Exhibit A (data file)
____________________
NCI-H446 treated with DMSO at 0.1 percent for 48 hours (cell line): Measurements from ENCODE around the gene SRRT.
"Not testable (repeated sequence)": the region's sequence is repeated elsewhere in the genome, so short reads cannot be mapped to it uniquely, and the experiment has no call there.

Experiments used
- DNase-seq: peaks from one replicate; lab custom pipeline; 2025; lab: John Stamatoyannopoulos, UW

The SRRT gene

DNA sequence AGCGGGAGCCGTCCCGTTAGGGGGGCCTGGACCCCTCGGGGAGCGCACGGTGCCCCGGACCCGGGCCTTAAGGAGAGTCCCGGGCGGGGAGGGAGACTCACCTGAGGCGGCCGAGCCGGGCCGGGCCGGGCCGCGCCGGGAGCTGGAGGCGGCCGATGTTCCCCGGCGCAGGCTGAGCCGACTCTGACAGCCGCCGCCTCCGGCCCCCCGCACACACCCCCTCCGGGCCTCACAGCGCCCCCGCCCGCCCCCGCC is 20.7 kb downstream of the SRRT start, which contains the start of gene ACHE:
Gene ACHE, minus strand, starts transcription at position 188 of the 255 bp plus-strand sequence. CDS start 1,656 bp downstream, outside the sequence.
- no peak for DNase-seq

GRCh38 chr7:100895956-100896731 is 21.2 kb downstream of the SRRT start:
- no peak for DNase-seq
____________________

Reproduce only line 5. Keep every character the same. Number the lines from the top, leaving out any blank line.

The SRRT gene